“What we are experiencing is a reactionary rebellion against a hundred years of social progress… After three and a half years of part-time dedication to activism, I’ve concluded that above all democracy comes down to electoral participation. What’s really necessary is mediating through the basic principle of one person, one voice.” — Wolfgang Tillmans

Vote Together—a Between Bridges initiative advocating an affirmation of the European Union in this week’s elections—has released a series of images by (and featuring) a large cohort of Tillmans’ friends and associates in the art, music, and fashion worlds.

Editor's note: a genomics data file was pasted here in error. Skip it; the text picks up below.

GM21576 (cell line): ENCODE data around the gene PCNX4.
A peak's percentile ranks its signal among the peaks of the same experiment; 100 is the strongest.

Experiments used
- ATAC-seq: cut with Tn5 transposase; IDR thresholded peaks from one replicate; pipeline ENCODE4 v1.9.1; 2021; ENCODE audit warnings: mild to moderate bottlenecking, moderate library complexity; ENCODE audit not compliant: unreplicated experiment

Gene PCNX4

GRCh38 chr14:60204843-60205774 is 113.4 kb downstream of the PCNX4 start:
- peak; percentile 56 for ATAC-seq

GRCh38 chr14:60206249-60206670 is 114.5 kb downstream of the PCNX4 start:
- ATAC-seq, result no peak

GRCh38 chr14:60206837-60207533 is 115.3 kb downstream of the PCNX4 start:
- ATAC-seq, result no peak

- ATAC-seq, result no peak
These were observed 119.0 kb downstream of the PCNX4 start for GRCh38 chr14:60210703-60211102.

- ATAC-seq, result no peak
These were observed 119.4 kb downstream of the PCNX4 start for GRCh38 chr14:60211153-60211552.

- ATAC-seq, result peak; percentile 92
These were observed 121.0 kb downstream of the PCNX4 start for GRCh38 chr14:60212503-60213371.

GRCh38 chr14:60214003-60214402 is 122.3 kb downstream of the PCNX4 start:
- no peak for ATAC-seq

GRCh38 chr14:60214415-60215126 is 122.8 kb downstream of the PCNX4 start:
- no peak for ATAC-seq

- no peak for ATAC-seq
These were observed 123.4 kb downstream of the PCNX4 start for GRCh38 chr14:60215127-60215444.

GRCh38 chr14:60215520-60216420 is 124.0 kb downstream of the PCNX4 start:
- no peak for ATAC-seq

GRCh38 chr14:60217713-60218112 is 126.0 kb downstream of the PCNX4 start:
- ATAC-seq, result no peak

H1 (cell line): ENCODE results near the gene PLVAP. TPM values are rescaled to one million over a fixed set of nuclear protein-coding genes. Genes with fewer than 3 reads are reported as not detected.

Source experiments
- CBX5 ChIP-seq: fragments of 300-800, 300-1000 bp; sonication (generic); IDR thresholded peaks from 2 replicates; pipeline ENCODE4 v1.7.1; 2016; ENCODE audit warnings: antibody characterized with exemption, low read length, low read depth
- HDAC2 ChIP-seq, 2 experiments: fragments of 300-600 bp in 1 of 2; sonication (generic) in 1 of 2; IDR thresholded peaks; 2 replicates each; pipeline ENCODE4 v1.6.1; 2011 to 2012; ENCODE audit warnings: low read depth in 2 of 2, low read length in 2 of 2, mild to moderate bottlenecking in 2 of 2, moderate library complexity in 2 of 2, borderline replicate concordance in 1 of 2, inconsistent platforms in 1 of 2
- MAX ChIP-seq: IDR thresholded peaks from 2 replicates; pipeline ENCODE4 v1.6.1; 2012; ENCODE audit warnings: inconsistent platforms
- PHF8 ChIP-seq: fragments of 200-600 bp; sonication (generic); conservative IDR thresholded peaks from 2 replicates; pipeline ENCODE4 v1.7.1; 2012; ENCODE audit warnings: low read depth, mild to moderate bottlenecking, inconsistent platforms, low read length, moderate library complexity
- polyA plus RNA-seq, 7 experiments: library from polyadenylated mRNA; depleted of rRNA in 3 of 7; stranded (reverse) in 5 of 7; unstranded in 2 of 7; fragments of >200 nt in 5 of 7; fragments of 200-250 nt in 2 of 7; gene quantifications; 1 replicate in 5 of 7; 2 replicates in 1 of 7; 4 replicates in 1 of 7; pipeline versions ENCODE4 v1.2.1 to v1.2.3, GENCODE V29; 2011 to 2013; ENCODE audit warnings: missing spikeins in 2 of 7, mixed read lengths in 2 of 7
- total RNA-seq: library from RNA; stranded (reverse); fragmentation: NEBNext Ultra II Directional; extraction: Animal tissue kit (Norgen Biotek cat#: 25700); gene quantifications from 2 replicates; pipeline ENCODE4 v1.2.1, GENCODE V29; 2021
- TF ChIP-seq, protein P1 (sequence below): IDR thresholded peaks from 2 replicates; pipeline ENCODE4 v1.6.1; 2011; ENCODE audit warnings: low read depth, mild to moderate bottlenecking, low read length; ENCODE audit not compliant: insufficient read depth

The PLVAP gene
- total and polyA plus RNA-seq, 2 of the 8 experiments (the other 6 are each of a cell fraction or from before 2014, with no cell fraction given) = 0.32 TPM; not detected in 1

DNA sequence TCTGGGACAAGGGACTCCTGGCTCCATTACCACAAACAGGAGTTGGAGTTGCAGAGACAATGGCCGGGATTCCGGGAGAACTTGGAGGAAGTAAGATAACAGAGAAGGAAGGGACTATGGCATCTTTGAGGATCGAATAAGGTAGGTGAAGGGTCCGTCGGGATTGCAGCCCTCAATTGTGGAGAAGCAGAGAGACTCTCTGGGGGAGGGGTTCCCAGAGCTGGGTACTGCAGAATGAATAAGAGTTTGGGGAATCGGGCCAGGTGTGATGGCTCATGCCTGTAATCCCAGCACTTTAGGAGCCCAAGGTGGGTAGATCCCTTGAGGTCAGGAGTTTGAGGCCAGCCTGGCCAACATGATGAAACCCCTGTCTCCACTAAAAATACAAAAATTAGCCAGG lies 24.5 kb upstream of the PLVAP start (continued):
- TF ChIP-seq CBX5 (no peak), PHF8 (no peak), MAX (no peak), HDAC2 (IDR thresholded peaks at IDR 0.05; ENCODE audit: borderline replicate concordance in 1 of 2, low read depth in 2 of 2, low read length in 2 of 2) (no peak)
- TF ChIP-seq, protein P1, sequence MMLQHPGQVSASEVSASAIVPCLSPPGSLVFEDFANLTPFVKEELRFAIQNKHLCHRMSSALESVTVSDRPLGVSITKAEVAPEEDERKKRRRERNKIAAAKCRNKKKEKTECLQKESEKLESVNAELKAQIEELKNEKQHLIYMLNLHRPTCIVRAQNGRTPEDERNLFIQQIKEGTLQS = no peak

From top: Dominique Gonzalez-Foerster by Stefano Cozzi in Venice; Vivienne Westwood by Andreas Kronthaler in Alpbach; Rita Roque and Joana Machado by Nuno Vieira in Porto; Giselle Mapp by Wolfgang Tillmans in Berlin; Rem Koolhaas by Dana Lixenberg in Amsterdam; Yvon Lambert and Walther König by Katja Rahlwes in Paris; Oko Ebombo by Tim Elkaim in Paris; Gillian Wearing by Joana Piotrowska in London; Noemi Smolik by Ruth Magers in Prague; Dan Sablon by Rahlwes in Paris; Tomasz Armada and Kacper Szalecki by Karol Radziszewski in Warsaw; Patricia, Roland, Ruggiero, and Bernardo de Middel by Cristina de Middel in Madrid; Nick Knight and Wolfgang Tillmans, poster. Images courtesy and © the photographers, their subjects, and Vote Together.